The less medicine they take, the less likely the elderly were to enroll in a new Medicare drug plan, a signal that many senior citizens still don't view the program as insurance in case their health deteriorates.

Researchers say the trend was particularly noticeable among the poor and those without a college education. About 40 percent of these seniors did not have drug coverage — and were not taking medication.

"We speculate that this arises because of constraints or perceptions that make it difficult for people in these groups to account for future benefits," said the authors of an article, published Tuesday in the journal Health Affairs.

The authors concluded that healthy people with low education should be targeted with counseling on the future benefits of coverage, and that waiving a penalty for late enrollment could help bring more into the program.

As incomes rose, the elderly were more likely to have drug insurance, even if they were taking no medications. For those with more than $20,000 in income annually, the percentage without drug coverage dropped to 11.3 percent.

Seniors taking three or more medications were far more likely to have drug coverage, even among the poor. Only 5.2 percent of these people did not have prescription drug coverage, the authors wrote.

The researchers based their conclusions on a survey of 2,137 seniors who were interviewed just before enrollment into the program began and again once enrollment ended.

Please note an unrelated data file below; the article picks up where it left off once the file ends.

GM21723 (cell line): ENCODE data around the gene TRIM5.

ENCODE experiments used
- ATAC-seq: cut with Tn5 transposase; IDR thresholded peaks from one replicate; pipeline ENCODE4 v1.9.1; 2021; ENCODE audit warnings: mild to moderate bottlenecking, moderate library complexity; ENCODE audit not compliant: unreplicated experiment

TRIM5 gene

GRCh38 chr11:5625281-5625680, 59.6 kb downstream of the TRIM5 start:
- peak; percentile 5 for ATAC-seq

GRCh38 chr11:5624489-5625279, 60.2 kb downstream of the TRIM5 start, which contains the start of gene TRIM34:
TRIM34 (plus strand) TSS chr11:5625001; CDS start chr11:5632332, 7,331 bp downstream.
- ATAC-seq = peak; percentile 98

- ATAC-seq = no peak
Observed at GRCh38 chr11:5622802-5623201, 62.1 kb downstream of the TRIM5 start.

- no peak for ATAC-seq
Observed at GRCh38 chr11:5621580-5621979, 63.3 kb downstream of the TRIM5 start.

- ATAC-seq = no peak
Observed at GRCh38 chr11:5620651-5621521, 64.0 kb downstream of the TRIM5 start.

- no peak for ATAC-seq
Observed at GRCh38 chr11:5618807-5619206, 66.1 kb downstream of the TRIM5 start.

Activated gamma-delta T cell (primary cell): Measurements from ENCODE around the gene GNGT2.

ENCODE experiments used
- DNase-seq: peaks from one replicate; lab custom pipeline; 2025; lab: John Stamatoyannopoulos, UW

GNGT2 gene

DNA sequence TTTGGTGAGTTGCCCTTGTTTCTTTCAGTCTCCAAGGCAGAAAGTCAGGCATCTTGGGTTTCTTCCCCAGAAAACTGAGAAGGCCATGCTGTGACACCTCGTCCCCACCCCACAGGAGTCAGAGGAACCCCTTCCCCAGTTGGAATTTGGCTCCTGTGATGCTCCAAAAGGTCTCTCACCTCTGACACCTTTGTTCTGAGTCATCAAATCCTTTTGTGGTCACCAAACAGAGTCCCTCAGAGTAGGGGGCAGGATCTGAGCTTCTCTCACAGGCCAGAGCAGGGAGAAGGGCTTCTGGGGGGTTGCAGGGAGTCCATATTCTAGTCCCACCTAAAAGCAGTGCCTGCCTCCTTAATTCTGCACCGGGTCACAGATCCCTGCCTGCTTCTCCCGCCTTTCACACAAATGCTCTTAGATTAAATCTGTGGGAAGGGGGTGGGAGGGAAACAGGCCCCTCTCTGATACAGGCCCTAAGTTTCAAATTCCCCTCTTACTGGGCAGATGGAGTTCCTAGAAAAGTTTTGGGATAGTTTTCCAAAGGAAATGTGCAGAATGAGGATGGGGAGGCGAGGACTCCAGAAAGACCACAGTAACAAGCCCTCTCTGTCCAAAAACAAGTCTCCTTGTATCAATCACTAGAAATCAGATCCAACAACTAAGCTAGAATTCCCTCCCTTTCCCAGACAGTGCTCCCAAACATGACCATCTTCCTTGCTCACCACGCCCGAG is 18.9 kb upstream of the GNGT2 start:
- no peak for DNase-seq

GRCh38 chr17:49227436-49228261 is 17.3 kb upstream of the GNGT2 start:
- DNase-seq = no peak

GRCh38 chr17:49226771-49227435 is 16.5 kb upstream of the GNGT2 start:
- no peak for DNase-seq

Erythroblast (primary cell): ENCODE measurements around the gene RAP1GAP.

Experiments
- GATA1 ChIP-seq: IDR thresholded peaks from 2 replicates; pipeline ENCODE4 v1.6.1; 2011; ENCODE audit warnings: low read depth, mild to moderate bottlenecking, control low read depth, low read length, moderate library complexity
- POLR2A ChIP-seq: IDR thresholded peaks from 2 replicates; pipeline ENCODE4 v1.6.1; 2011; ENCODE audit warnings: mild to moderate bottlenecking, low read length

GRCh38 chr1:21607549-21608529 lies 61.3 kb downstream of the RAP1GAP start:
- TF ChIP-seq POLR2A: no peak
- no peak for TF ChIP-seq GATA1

"The Part D program has performed better than some people feared, but it has also left a significant chunk of people uncovered," said Daniel McFadden, a lead study author and a professor of economics at the University of California, Berkeley. "Many are people that any system would have difficulty reaching and helping make informed choices."

Other authors were Florian Heiss and Joachim Winter of the University of Munich in Germany. The study was funded through the National Institute on Aging and the E. Morris Cox Fund at the University of California at Berkeley.

Seniors seemed conflicted in how they view the program. While 57 percent of respondents described the program as a major benefit, only 30 percent said it was well designed.

"When Medicare was passed in 1965, it was also hotly contested and debated," said Leslie Norwalk, deputy administrator for the Centers for Medicare and Medicaid Services. "Over time, people have grown to love their Medicare program, and I suspect people will grow to love their drug benefit. It just may take a while for the political waters to calm."

Judith Stein, executive director of the Center for Medicare Advocacy Inc., an advocacy group, said seniors don't like the design of the program because it leads to confusion rather than maximum value.

"Part D should be revisited and redesigned to offer a standardized prescription drug program through the traditional Medicare program," Stein said. "Such a program would be more valuable to more people with Medicare and less expensive for taxpayers."